Chapter 101 Generally
Chapter 103 Enforcement of Voting Rights
Chapter 105 Supplemental Provisions
Chapter 107 Right to Vote At Age Eighteen

Terms Used In U.S. Code > Title 52 > Subtitle I

  • Affidavit: A written statement of facts confirmed by the oath of the party making it, before a notary or officer having authority to administer oaths.
  • agency: includes any department, independent establishment, commission, administration, authority, board or bureau of the United States or any corporation in which the United States has a proprietary interest, unless the context shows that such term was intended to be used in a more limited sense. See 28 USC 451
  • Amendment: A proposal to alter the text of a pending bill or other measure by striking out some of it, by inserting new language, or both. Before an amendment becomes part of the measure, thelegislature must agree to it.
  • Answer: The formal written statement by a defendant responding to a civil complaint and setting forth the grounds for defense.
  • Appeal: A request made after a trial, asking another court (usually the court of appeals) to decide whether the trial was conducted properly. To make such a request is "to appeal" or "to take an appeal." One who appeals is called the appellant.
  • Chief judge: The judge who has primary responsibility for the administration of a court but also decides cases; chief judges are determined by seniority.
  • Complaint: A written statement by the plaintiff stating the wrongs allegedly committed by the defendant.
  • Corporation: A legal entity owned by the holders of shares of stock that have been issued, and that can own, receive, and transfer property, and carry on business in its own name.
  • county: includes a parish, or any other equivalent subdivision of a State or Territory of the United States. See 1 USC 2
  • Defendant: In a civil suit, the person complained against; in a criminal case, the person accused of the crime.
  • Deposition: An oral statement made before an officer authorized by law to administer oaths. Such statements are often taken to examine potential witnesses, to obtain discovery, or to be used later in trial.
  • Discovery: Lawyers' examination, before trial, of facts and documents in possession of the opponents to help the lawyers prepare for trial.
  • Equitable: Pertaining to civil suits in "equity" rather than in "law." In English legal history, the courts of "law" could order the payment of damages and could afford no other remedy. See damages. A separate court of "equity" could order someone to do something or to cease to do something. See, e.g., injunction. In American jurisprudence, the federal courts have both legal and equitable power, but the distinction is still an important one. For example, a trial by jury is normally available in "law" cases but not in "equity" cases. Source: U.S. Courts
  • Evidence: Information presented in testimony or in documents that is used to persuade the fact finder (judge or jury) to decide the case for one side or the other.
  • Fiscal year: The fiscal year is the accounting period for the government. For the federal government, this begins on October 1 and ends on September 30. The fiscal year is designated by the calendar year in which it ends; for example, fiscal year 2006 begins on October 1, 2005 and ends on September 30, 2006.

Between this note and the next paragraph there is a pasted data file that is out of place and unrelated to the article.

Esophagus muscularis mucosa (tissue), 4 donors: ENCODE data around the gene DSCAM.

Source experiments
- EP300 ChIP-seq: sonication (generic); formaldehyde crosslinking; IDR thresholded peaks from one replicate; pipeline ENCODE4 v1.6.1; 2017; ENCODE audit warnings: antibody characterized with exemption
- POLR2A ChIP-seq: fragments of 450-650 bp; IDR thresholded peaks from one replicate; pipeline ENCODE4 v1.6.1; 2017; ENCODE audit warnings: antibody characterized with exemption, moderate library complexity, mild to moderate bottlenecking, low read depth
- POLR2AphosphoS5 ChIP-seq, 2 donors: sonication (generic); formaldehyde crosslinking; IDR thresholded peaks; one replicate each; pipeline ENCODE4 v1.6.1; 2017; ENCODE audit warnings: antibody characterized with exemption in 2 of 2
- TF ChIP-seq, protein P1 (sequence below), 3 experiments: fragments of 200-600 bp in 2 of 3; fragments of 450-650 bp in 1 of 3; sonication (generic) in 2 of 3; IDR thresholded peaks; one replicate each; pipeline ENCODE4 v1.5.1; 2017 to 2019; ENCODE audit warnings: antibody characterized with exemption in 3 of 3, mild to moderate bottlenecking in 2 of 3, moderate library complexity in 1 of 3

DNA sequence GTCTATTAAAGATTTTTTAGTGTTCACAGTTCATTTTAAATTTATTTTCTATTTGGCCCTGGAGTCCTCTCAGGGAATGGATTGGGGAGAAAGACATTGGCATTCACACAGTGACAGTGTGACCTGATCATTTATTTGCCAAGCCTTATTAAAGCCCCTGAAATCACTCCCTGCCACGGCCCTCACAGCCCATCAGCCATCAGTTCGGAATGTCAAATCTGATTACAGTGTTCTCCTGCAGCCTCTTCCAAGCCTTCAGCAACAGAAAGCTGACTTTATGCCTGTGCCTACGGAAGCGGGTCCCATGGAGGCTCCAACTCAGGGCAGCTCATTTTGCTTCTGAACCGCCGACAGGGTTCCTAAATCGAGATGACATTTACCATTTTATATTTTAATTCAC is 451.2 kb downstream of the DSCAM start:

• individual: shall include every infant member of the species homo sapiens who is born alive at any stage of development. See 1 USC 8
  • Injunction: An order of the court prohibiting (or compelling) the performance of a specific act to prevent irreparable damage or injury.
  • judicial district: means the districts enumerated in Chapter 5 of this title. See 28 USC 451
  • Jurisdiction: (1) The legal authority of a court to hear and decide a case. Concurrent jurisdiction exists when two courts have simultaneous responsibility for the same case. (2) The geographic area over which the court has authority to decide cases.
  • Litigation: A case, controversy, or lawsuit. Participants (plaintiffs and defendants) in lawsuits are called litigants.
  • oath: includes affirmation, and "sworn" includes affirmed. See 1 USC 1
  • Oath: A promise to tell the truth.
  • officer: includes any person authorized by law to perform the duties of the office. See 1 USC 1
  • Plaintiff: The person who files the complaint in a civil lawsuit.
  • Real property: Land, and all immovable fixtures erected on, growing on, or affixed to the land.
  • Remainder: An interest in property that takes effect in the future at a specified time or after the occurrence of some event, such as the death of a life tenant.
  • Settlement: Parties to a lawsuit resolve their difference without having a trial. Settlements often involve the payment of compensation by one party in satisfaction of the other party's claims.
  • Statute: A law passed by a legislature.
  • Testify: Answer questions in court.
  • Tort: A civil wrong or breach of a duty to another person, as outlined by law. A very common tort is negligent operation of a motor vehicle that results in property damage and personal injury in an automobile accident.
  • Trial: A hearing that takes place when the defendant pleads "not guilty" and witnesses are required to come to court to give evidence.
  • whoever: include corporations, companies, associations, firms, partnerships, societies, and joint stock companies, as well as individuals. See 1 USC 1
  • Writ: A formal written command, issued from the court, requiring the performance of a specific act.
  • writing: includes printing and typewriting and reproductions of visual symbols by photographing, multigraphing, mimeographing, manifolding, or otherwise. See 1 USC 1